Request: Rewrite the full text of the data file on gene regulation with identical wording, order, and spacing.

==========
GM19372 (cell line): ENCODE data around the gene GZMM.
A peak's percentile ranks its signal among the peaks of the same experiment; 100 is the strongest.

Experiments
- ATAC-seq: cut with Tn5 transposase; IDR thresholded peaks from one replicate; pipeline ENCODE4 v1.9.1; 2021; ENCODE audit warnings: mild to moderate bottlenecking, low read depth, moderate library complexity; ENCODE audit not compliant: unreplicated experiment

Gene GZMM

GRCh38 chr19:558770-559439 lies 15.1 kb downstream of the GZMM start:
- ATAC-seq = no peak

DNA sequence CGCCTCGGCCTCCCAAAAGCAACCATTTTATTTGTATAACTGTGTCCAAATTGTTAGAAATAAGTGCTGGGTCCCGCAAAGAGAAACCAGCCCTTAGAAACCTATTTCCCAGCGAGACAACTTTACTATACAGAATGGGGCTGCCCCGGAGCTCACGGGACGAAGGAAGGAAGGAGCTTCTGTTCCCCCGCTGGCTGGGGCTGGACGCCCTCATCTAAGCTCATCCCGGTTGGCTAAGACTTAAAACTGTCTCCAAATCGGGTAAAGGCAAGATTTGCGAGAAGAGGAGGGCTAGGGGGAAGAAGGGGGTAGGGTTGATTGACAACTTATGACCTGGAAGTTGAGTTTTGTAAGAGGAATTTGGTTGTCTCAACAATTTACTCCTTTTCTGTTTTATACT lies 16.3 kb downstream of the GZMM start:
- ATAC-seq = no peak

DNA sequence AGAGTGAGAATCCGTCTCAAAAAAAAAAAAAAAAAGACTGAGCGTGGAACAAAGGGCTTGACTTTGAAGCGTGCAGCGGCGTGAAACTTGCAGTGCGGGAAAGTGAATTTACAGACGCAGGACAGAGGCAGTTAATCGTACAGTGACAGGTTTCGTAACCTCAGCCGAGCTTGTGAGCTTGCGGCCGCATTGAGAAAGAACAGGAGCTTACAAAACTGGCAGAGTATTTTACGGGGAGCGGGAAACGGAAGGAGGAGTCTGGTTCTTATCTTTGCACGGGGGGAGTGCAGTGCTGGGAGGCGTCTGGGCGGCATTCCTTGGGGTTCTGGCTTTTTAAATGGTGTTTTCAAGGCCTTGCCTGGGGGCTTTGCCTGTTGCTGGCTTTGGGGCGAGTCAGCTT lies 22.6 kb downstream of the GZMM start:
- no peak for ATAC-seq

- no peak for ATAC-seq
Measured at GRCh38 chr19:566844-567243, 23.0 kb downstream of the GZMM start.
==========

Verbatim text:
GM19372 (cell line): ENCODE data around the gene GZMM.
A peak's percentile ranks its signal among the peaks of the same experiment; 100 is the strongest.

Experiments
- ATAC-seq: cut with Tn5 transposase; IDR thresholded peaks from one replicate; pipeline ENCODE4 v1.9.1; 2021; ENCODE audit warnings: mild to moderate bottlenecking, low read depth, moderate library complexity; ENCODE audit not compliant: unreplicated experiment

Gene GZMM

GRCh38 chr19:558770-559439 lies 15.1 kb downstream of the GZMM start:
- ATAC-seq = no peak

DNA sequence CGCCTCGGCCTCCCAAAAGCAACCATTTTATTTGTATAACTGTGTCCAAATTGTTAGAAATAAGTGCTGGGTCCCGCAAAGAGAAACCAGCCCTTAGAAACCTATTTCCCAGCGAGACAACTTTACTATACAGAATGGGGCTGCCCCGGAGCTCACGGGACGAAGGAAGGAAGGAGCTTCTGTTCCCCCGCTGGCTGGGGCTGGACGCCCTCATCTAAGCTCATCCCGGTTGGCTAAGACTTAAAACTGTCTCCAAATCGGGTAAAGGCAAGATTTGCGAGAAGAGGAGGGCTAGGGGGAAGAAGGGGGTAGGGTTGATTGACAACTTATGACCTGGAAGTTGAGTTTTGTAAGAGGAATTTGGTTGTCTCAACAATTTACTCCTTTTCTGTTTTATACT lies 16.3 kb downstream of the GZMM start:
- ATAC-seq = no peak

DNA sequence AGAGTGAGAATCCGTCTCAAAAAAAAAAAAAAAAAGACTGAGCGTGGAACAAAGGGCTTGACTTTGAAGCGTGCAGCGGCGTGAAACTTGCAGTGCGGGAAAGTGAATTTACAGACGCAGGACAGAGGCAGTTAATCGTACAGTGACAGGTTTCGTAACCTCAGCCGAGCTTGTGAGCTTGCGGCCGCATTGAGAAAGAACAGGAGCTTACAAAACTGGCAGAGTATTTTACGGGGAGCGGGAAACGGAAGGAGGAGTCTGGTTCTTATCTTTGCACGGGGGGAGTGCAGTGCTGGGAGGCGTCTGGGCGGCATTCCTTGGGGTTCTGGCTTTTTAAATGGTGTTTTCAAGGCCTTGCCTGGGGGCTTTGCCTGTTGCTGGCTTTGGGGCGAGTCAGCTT lies 22.6 kb downstream of the GZMM start:
- no peak for ATAC-seq

- no peak for ATAC-seq
Measured at GRCh38 chr19:566844-567243, 23.0 kb downstream of the GZMM start.